France was just one of the nations taken to task by Brussels for violating the budget deficit rules this week, but it seems to be the only one that lacks a credible plan of action to put the country back on sound economic footing. Hollande has tried to excuse his inaction by saying austerity doesn't work. Unfortunately, praying for growth doesn't work, either. France can easily maintain fiscal prudence if it wanted to, but it is choosing not to. It still has one of the most generous social welfare systems and unemployment schemes in the EU, something that Brussels highlighted this week. Bringing the country in line with its neighbors, which by U.S. standards are already super-generous, is a no-brainer. Raising the pension age and reforming archaic employment laws would go far to increase French competitiveness, which has a much better chance of boosting growth and lowering budget deficits than by reversing pension reforms or taxing your richest citizens at 75%.
Brussels may be too weak to enforce its own rules, but the markets aren't going to stand for such arrogance indefinitely. The governments of France and other core European nations who are violating budgetary rules are playing with fire. Why would investors continue to park their money with governments that are on a one-way trip to insolvency?
Just because funding costs are low now doesn't mean it will stay that way forever -- the market is fickle, and as we have seen, rates can explode overnight. While such a scenario was deeply troubling when it played out in Greece and Ireland, if it were to play out in Italy and France the results would be catastrophic. There simply isn't a bailout fund or a printing press big enough to keep the likes of Italy and France going for very long. But if the markets see the core nations taking concrete steps to correct their bad budgetary behavior, that will go a long way to rebuilding trust, helping to avoid yet another "crisis."
From up close, it looks like the 'poorer' nations could do just fine without a single currency.
By Erin Burnett, contributor
FORTUNE -- This summer trips to Europe opened my eyes to something: There's a lack of passion in Europe for keeping the euro. Yes, the pain of a breakup would be severe. But many of the poorer southerners of Europe don't seem to feel that they need "Europe" anymore.
That, at MORESep 12, 2012 5:00 AM ET
Greece leads massive increase in global restructuring activity.
FORTUNE -- There was $335.9 billion worth of completed distressed debt and bankruptcy restructuring activity in the first half of 2012, according to data released today by Thomson Reuters (TRI).
That's a whopping 223.9% increase over the first half of 2011, albeit with 242 fewer deals. The big skew came from Greece's $263.1 billion debt exchange transaction, which is the largest-ever restructuring.
U.S. activity totaled $31.3 MOREDan Primack - Jul 10, 2012 10:42 AM ET
It's time to press the reset button in Europe -- if members of the EU want a common currency, they should give up their national identities in favor of a European one.
By Cyrus Sanati
FORTUNE -- There is growing fear that the European debt crisis may have given the euro an incurable disease that could not only bring down the common currency, but also lead to the total collapse of MOREMay 30, 2012 9:46 AM ET
If the EU's leading nations aren't willing to forgive the debt of their troubled bretheren, then maybe they need to start printing more euros.
By John Cassidy, contributor
FORTUNE – From the U.S., the European debt crisis can seem like a black comedy populated by regional stereotypes: iron-fisted Anglo-Saxons, feckless Mediterraneans, and haughty Brussels bureaucrats. Closer to the action, it isn't funny at all. In the words of Mervyn King, governor MOREMay 30, 2012 5:00 AM ET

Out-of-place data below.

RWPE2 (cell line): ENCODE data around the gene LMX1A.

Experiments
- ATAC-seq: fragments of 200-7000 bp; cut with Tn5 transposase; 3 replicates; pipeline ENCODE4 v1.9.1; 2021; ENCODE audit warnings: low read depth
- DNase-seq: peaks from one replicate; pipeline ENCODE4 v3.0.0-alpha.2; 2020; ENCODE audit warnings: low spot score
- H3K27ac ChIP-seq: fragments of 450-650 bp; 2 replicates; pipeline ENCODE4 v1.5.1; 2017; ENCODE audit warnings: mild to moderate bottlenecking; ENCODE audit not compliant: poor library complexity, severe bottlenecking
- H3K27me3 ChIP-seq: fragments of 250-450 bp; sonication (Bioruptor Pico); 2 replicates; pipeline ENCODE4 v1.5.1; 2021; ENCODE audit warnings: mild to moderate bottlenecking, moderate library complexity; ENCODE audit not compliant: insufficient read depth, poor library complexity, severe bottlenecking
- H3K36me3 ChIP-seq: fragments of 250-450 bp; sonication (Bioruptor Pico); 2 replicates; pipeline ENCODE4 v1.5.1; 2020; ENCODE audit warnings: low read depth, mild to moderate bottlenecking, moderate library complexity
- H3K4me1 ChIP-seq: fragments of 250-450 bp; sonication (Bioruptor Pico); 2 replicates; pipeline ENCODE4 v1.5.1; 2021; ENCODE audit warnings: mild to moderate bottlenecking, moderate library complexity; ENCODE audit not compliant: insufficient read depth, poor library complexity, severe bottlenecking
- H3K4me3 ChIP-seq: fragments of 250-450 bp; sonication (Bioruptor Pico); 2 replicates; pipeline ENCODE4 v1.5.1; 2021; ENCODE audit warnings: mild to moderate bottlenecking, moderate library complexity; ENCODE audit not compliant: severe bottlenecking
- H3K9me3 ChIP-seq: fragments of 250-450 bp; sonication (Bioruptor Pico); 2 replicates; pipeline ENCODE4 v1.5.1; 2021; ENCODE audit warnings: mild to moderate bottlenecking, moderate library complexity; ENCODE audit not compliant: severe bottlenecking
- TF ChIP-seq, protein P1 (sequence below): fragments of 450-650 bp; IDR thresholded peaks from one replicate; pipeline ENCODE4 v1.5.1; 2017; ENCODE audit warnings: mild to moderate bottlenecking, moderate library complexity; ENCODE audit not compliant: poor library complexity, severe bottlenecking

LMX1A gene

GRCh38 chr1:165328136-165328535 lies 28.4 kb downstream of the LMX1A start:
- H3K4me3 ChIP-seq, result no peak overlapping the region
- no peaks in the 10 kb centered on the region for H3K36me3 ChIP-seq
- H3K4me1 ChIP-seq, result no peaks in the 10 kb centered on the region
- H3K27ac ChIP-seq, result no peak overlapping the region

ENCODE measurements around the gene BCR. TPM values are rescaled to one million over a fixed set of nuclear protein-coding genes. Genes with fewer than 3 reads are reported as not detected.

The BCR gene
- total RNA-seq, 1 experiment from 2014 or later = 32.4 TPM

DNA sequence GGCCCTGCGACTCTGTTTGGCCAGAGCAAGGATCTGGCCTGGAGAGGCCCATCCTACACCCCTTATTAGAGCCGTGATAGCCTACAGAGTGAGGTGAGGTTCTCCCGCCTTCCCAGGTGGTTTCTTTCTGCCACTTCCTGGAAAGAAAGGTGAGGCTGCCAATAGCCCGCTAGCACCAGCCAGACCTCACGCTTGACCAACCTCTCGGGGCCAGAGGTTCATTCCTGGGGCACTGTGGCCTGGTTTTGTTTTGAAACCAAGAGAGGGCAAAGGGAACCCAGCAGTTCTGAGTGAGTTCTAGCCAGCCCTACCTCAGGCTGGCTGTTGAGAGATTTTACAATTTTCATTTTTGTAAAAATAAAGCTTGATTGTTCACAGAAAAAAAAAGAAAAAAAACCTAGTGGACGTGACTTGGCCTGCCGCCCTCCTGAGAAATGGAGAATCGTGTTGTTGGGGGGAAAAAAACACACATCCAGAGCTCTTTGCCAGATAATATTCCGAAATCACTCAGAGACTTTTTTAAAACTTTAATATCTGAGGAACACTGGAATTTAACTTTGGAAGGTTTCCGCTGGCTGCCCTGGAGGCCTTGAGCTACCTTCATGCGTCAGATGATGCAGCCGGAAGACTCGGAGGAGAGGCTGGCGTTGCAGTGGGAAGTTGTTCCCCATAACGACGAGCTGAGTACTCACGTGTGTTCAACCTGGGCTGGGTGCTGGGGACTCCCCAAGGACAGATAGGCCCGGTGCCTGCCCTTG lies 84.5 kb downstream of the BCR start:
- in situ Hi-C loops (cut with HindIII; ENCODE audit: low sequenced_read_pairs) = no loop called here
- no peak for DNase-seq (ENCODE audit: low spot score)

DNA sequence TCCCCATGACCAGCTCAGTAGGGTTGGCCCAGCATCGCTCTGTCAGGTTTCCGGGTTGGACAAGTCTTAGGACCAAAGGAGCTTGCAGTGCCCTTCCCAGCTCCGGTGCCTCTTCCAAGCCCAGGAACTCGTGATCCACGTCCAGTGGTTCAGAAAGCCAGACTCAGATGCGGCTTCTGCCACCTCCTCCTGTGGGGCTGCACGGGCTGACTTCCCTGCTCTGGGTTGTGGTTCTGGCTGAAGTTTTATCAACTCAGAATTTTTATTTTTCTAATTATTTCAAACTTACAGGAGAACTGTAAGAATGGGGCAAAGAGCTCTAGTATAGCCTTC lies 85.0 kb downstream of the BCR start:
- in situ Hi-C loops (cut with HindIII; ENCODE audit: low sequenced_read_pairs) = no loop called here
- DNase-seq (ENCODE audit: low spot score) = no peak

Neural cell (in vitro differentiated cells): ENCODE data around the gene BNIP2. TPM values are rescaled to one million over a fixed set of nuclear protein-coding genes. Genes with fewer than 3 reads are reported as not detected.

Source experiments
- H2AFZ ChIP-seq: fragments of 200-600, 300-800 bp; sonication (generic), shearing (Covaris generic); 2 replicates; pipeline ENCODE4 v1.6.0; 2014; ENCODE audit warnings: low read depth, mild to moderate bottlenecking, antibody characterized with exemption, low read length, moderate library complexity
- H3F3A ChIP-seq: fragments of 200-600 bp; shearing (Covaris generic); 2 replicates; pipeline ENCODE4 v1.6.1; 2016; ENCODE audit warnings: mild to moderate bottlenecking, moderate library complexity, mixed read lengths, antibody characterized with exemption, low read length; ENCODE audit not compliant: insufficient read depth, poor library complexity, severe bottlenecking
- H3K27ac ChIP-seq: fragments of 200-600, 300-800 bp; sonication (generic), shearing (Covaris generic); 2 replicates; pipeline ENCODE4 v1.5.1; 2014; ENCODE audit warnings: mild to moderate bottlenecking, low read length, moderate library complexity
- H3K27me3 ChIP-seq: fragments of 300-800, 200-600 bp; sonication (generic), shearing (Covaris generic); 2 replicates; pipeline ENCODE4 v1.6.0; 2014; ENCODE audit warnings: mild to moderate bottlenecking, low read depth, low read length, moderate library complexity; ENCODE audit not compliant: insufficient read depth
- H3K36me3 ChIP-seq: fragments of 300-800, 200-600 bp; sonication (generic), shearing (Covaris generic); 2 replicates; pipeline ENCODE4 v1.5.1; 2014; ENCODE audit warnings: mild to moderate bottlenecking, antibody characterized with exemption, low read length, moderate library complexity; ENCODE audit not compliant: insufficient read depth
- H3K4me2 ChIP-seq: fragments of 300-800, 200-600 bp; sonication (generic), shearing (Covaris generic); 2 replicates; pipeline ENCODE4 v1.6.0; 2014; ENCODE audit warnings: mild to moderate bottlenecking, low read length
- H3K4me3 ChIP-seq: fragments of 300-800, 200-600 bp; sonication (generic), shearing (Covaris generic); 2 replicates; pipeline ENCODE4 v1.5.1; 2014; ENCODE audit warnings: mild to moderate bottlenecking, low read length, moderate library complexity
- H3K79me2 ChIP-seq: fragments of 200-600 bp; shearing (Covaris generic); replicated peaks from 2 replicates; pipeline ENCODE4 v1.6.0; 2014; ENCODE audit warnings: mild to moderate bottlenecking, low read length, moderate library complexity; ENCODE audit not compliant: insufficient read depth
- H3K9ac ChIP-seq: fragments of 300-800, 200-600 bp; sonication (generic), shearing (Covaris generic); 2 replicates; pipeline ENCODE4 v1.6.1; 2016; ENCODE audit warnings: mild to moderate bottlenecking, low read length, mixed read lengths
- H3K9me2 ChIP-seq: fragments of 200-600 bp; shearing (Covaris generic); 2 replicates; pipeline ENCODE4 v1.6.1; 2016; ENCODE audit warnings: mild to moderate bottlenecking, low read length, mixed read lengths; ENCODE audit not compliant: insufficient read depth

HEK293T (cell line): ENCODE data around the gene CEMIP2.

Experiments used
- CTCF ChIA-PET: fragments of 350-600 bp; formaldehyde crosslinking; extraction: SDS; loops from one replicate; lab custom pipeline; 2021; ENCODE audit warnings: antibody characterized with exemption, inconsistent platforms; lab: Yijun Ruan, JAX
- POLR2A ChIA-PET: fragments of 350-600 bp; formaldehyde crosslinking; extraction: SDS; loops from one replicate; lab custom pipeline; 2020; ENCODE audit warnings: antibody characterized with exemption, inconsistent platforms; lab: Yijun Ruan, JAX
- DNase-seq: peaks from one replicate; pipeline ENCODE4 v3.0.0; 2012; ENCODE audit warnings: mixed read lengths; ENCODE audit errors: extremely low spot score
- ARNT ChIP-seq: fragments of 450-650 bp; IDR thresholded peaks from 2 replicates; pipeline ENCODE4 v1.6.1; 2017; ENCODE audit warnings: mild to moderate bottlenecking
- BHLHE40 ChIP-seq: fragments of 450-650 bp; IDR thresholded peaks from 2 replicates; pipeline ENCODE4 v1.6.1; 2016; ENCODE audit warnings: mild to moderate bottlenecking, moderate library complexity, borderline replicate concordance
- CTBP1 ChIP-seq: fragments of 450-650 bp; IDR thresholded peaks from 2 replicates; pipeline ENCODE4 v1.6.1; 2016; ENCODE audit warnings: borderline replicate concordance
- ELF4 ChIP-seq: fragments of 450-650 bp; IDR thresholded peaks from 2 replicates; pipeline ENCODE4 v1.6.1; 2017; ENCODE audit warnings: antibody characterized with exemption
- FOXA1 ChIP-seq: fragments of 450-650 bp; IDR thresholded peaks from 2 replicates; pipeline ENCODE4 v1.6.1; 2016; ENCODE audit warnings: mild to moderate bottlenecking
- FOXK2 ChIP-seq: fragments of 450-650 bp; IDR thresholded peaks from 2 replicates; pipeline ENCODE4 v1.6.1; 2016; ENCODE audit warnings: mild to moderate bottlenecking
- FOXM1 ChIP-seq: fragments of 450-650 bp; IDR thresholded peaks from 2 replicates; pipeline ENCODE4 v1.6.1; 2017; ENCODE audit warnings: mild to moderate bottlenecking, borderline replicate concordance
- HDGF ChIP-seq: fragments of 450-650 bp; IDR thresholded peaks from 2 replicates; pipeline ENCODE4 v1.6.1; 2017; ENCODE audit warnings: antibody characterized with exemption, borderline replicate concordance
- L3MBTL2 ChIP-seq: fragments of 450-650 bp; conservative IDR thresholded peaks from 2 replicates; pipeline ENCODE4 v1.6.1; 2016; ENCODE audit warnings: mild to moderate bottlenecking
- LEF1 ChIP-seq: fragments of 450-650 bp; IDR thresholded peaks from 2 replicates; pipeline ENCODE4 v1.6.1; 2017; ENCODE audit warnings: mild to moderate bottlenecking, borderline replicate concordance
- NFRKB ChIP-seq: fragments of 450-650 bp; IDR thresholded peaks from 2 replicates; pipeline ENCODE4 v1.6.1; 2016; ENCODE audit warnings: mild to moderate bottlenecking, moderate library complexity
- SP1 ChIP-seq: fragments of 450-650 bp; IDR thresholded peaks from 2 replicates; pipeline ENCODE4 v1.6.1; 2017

If Greece leaves the euro, it may mean more to us than just another cheap vacation spot.
FORTUNE – A curious development happened last week in the ongoing euro zone crisis. Finance ministers from the 17 countries that use the euro agreed they needed to develop back-up plans in case debt-troubled Greece leaves the euro. The tone was unexpectedly bold, given that officials have mostly kept mum about a potential Greek exit to avoid panicking MORENin-Hai Tseng, Writer - May 29, 2012 11:10 AM ET
The new leaders in France and Greece should reassure the markets that they're willing to work within the existing framework of agreements and that they're committed to the euro.
By Cyrus Sanati
FORTUNE -- The elections in France and Greece over the weekend have created a crisis of confidence that could eventually drown the euro and push the continent into a deeper recession. Talk of tearing up past agreements and a MOREMay 9, 2012 10:05 AM ET
The debt restructuring last week was deemed a success, but if Greece continues in its current state with no outside economic stimulus, it will burn through that 130 billion euros in no time.
By Cyrus Sanati, contributor
FORTUNE -- French President Nicholas Sarkozy declared Friday that the long-running Greek debt "problem" had finally been "solved," following the successful implementation of a massive debt restructuring in the country. But while the restructuring was more successful than many MOREMar 12, 2012 12:07 PM ET
The Greek bailout could keep investors from making additional sovereign debt purchases, further exacerbating the crisis. This will make the governments even more dependent on the ECB for funding -- something it may not always be able to provide.
By Cyrus Sanati, contributor
FORTUNE -- The latest Greek bailout has done little to convince Wall Street that Europe has gotten a grip on its debt woes. If anything, the deal has cemented the view that private MOREFeb 22, 2012 12:37 PM ET
Greece's problems aren't all about debt. They're about competitiveness, and changing the arcane rules in areas from the cruise industry to pharmaceuticals would help it reboot its economy.
FORTUNE -- The searing images from Athens -- the streets choked with rioters, stately buildings and Starbucks' ablaze -- are masking a drive to liberate markets that's unlike anything any nation has attempted to do in decades. The platform is being pushed hard MOREShawn Tully, senior editor-at-large - Feb 15, 2012 9:20 AM ET